canadian ~ twenty-first century literature since 1999

Jesus Rides Beside Me 

by Keith Ebsary

I stole the icon one afternoon to get closer to God. I had had a few drinks and it seemed like the right thing to do. I walked into the relic shop and it was either the Jesus with the burning heart or a glowing crucifix. I chose the Jesus. His eyes were generous and his hands looked welcoming. He suffered the little children to come unto him. He also fit nicely under my shirt. 

I bought a small pocket bible to make sure I didn’t arouse suspicion. Tucked into the waistband of my jeans, Jesus felt warm and inviting. I could feel him against my heart, whispering sermons into my left ventricle. He was warm religious porcelain against me. I smiled at the clerk, an old lady, and she smiled back. I pointed to the bible I was buying and told her I wanted God with me at all times. She seemed to like that response.

The bus ride home was pleasant. I took Jesus out of my jeans and rested him face up on the seat. I opened the bible and turned to Paul’s letter to the Corinthians. I read awhile and was struck by the similarity between Paul’s letters and Don Quixote’s instructions to Sancho. I was impressed. Was Paul the first post-modernist and not Cervantes? I read some more and realized I didn’t care. 

As the bus lurched along, Jesus bounced and rolled across the seat. Face up, then face down, then sideways, I saw all sides of my glowing heart Jesus. Each side was beautiful. The factory that made him must have used an especially good mold. The wounds in his hands seemed to drip blood and the thorn marks on his forehead looked hand painted. I thought it was commendable that they had even managed to give him blue eyes and rosy cheeks. My Jesus was a beautiful Gerber baby. 

At home I set Jesus on top of the television. I watched a lot of television but I also wanted to watch a lot of Jesus, so I compromised. Jesus’ open hands seemed to spread a veil of holiness over my television. I could watch anything and it would look like magic. Golf, women’s basketball, reruns of CBC dramas, everything would look holy. I could watch commercials for dog food and the dogs would look like saints. 

After a few days my living room became a temple. As his power worked on me I realized that, like Jesus, I was not a man but an idea. As an idea I was perfectible, I could be corrected and improved. My life became a ceremony. I wanted to improve, I wanted to be something as great and shining as the Son of Man. I started to genuflect before sitting down on the sofa and I crossed myself every time an impure thought entered my mind. I blessed the wine I drank using a prayer I clipped from the classifieds and I ate only pita bread sliced into wafers and dried in the oven. Sundays I took the Sabbath to heart and lay prone on the sofa to minimize work. I read my pocket bible fervently and scanned the sitcoms for insight into the metaphysical basis of faith. Through it all Jesus watched over me, his face radiating divinity.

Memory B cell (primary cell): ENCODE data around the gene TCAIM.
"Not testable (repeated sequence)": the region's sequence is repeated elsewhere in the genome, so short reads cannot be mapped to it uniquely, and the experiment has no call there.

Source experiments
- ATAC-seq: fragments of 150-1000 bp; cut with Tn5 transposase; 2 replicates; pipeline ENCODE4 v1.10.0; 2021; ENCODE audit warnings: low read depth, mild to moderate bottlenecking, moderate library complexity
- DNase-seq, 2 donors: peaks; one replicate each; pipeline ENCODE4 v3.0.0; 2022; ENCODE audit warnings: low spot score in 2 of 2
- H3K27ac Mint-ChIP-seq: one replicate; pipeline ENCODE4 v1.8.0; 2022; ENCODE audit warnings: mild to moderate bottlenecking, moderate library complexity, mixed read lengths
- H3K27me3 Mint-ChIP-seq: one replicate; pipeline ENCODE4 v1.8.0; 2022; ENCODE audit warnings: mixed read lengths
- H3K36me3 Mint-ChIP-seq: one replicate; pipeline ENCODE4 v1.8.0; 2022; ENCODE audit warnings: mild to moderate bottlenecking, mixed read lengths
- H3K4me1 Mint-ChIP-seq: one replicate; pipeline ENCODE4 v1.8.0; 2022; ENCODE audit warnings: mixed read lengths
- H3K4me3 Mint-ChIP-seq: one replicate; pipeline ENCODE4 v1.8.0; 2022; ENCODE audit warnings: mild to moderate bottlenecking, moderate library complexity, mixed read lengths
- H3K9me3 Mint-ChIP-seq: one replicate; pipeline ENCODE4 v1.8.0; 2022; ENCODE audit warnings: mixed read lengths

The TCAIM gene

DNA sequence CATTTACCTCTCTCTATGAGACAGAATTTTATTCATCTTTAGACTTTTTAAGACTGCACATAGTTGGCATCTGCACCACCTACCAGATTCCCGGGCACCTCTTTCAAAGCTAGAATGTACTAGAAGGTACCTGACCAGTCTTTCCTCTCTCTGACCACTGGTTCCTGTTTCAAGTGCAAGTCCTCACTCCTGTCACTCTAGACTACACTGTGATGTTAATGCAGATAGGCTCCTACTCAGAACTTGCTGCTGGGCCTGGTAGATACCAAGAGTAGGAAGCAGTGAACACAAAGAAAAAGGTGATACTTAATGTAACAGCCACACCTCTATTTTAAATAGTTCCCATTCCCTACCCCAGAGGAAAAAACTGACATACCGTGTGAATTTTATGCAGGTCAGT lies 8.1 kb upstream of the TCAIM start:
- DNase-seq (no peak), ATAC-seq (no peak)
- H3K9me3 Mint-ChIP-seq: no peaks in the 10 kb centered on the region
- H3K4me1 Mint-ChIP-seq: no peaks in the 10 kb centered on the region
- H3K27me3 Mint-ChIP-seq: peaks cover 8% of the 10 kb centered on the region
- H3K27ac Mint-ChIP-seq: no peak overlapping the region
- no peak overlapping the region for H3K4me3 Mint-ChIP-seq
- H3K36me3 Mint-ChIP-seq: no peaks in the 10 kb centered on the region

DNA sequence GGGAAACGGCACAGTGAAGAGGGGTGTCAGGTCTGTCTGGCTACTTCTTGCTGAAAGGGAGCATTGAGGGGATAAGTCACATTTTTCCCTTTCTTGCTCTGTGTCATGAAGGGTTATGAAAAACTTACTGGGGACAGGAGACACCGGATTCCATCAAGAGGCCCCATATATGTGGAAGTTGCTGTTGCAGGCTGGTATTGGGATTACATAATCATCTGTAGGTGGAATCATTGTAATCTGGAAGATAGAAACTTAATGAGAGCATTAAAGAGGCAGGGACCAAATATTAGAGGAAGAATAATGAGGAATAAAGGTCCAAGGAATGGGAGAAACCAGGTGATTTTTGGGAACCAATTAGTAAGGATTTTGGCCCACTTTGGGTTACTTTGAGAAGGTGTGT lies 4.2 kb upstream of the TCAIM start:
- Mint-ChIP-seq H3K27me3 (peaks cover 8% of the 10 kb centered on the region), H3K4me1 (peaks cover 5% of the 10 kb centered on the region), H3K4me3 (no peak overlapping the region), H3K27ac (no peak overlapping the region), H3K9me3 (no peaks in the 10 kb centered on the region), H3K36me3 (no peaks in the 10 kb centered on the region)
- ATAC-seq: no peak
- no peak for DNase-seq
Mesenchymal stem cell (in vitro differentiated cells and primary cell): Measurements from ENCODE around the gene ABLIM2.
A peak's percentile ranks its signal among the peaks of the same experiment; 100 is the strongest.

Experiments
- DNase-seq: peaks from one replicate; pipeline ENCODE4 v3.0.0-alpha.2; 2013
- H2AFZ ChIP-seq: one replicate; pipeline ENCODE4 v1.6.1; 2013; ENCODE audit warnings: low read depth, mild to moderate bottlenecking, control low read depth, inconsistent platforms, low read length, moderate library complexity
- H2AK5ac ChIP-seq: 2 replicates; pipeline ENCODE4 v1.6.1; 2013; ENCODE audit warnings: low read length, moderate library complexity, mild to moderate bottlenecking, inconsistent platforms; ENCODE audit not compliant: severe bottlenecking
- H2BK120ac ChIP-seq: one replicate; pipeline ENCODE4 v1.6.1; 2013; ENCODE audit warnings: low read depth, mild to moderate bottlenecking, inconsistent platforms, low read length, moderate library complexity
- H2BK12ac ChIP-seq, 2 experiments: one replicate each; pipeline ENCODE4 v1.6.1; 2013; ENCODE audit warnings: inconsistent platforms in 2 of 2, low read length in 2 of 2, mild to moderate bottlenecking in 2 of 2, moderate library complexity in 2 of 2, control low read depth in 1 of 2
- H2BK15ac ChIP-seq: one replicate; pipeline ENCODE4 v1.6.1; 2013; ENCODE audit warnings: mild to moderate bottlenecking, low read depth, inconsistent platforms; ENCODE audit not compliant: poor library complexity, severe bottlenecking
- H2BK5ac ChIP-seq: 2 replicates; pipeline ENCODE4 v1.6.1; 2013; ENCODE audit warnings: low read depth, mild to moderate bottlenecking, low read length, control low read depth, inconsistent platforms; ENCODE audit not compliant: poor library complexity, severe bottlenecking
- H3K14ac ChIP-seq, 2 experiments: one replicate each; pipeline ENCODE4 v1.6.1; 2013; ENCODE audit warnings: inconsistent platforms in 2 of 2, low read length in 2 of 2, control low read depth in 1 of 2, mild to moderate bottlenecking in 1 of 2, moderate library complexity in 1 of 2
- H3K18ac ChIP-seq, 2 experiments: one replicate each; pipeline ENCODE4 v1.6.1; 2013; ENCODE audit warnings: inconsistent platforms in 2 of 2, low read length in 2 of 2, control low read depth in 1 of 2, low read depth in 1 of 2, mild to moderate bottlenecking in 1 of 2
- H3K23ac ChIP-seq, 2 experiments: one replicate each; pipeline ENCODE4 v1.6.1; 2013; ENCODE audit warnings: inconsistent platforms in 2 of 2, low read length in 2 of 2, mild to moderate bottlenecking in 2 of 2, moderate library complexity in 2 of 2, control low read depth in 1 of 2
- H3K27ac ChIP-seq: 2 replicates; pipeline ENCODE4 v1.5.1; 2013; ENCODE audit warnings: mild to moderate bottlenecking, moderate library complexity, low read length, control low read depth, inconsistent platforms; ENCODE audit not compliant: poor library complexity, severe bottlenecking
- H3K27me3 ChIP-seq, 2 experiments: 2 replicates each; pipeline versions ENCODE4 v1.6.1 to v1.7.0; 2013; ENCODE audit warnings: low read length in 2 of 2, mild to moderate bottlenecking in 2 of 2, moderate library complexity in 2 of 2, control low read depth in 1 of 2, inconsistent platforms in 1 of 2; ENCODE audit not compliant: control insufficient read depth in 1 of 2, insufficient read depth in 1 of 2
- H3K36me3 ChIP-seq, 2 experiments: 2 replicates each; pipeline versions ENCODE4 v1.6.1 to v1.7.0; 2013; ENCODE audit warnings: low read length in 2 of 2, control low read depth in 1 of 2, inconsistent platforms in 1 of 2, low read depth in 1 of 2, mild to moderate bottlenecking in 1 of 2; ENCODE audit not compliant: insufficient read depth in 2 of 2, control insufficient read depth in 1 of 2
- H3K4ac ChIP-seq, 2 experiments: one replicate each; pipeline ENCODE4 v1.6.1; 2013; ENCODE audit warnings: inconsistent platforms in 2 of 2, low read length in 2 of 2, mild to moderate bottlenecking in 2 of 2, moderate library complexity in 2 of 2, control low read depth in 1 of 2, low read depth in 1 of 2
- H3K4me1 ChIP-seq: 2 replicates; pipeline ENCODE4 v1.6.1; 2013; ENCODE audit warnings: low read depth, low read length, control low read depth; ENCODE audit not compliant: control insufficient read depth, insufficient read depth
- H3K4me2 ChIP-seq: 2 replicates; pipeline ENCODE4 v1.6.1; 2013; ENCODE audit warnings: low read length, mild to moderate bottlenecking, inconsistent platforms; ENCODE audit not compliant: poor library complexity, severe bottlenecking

Peace and repose filled my heart. The television hummed day and night and I heard angels singing theme songs. I invented hymns for the souls of the unborn and my knees developed sweet bruises from praying on the hard floor. My beard grew and my ribs showed. I didn’t care. I saw myself becoming something special like Paul on the road to Damascus. It was only a matter of time.

The ambulance attendants who found me were very gentle. They wore rubber gloves and carried strange tools. I tried to bless them as they walked in the door but my arms refused to work. My attempts at stigmata had been unsuccessful and my diet of bread and prayer had starved the flesh as well as the evil off my bones. I heard someone say, He looks like a skeleton, and the voice resounded in my ears like the word of God. As they leaned down to heal me, I mumbled a prayer for the sinners and sadness flowing through the veins of the world. I felt a hand on my mouth. They wanted only my name. 

Keith Ebsary has published fiction or poetry in Bywords, Zygote, Blue Moon, Filling Station, Litwit Review, It's Still Winter (online), others. He works as translator in Québec City and is a great fan of Jesus. 






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